It can limit its imagination and require workers to dig holes and fill them in again, which will accomplish the goal of having workers do something in a day but achieve little else. It will certainly not engender the broader goals of advancing self-respect.
Alternatively, it can ensure all the jobs add social value and be visibily demonstrated to do so. Then workers will enjoy self-respect from being engaged in these activities.
Which is where the Job Guarantee can play a major role in pushing out the boundaries of what we call productive work.
Notice I used the term ‘social’ value. In my own research work, we have found almost unlimited activities that require human effort which would enhance unmet social needs, community well-being, environmental care etc but which no profit-seeking employer will offer any wage for.
There is huge scope for the state to expand these activities within a paid-work environment to increase well-being and enhance the self-worth of workers.
Michael Festl (in the journal Analyse & Kritik, Vol 1 2013, pp.141-162) distinguishes between two perspectives of work in relation to how we view the conceptualisation of work in the writing of John Rawls – instrumentalism and sentimentalism.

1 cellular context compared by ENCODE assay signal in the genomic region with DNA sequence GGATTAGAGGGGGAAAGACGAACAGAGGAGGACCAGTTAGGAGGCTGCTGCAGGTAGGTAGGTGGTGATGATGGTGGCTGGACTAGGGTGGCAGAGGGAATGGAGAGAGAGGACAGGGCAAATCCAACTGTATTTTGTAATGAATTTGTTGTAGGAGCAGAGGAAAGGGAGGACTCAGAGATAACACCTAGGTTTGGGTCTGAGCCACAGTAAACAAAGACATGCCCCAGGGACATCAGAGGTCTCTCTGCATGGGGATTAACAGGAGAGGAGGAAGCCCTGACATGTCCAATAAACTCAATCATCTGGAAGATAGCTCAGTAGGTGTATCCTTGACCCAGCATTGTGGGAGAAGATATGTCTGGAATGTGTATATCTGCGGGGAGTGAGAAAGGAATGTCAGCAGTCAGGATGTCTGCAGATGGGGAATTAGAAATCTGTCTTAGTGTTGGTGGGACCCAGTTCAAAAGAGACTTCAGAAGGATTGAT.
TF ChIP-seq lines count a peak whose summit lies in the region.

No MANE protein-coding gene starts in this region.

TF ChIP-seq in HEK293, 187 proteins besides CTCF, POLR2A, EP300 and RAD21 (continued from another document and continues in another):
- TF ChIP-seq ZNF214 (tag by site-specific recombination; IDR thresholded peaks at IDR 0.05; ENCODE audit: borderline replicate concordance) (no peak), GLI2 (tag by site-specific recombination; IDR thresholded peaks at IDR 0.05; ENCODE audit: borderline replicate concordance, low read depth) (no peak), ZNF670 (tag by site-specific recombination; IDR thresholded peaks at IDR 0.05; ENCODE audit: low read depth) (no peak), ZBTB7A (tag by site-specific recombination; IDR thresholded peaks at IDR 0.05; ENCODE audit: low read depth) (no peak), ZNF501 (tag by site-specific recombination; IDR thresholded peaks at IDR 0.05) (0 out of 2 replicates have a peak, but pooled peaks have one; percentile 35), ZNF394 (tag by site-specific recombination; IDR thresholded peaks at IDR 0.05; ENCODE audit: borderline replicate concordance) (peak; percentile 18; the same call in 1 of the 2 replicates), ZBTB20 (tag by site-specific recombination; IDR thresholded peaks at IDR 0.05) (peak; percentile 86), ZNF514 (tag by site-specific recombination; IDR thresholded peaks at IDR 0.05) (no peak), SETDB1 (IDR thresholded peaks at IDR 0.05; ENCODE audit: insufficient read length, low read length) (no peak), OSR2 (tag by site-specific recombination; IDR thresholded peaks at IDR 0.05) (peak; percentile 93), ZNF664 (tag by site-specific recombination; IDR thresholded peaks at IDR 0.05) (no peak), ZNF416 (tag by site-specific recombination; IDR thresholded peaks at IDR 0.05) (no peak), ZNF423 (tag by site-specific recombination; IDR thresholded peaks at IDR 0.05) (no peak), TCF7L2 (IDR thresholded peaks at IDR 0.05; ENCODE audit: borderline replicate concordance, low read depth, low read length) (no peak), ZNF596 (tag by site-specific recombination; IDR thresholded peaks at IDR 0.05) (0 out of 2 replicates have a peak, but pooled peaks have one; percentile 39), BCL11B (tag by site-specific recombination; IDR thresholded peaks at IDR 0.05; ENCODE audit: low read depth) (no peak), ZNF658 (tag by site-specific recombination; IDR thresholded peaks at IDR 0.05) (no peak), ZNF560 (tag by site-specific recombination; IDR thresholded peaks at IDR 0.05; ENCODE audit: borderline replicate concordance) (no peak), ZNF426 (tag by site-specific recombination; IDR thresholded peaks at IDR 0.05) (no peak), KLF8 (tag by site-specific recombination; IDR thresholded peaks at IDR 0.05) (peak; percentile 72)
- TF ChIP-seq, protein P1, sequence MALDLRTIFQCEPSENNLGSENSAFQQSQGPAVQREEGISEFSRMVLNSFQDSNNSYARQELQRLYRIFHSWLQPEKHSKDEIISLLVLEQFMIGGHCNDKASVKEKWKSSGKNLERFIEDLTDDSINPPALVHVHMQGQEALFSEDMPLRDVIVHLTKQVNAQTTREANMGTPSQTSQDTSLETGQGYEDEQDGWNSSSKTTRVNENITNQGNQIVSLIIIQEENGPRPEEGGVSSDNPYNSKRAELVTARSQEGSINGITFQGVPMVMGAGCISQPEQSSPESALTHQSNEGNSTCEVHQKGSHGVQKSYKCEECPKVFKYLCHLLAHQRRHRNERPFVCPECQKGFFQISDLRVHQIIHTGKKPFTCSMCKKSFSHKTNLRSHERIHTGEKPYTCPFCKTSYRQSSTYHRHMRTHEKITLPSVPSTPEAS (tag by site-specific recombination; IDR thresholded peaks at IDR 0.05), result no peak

The former relates to work as “providing the necessary means for a good life” and is “a necessary evil until technology is sophisticated enough to provide the resources needed for fullfilling each individual’s conception of the good life without the help of labour” (p.143).
The latter considers work more broadly to be “a vital part in the building of … character and identity” and therefore provides the opportunity to pursue a “good life”.
Again, in this second conception, work needs to be meaningful – adding social value. Self-respect requires that richness.
Self-respect, according to John Rawls is “perhaps the most important primary good” (1971: p.386):
Without it nothing may seem worth doing, or if some things have value for us, we lack the will to strive for them. All desire and activity becomes empty and vain, and we sink into apathy and cynicism.
Now it can be argued that one doesn’t need to work to gain self-respect, which is true.
John Rawls talks about “communities and associations” (1971, p.387):
For while it is true that unless our endeavors are appreciated by our associates it is impossible for us to maintain the conviction that they are worthwhile, it is also true that others tend to value them only if what we do elicits their admiration or gives them pleasure …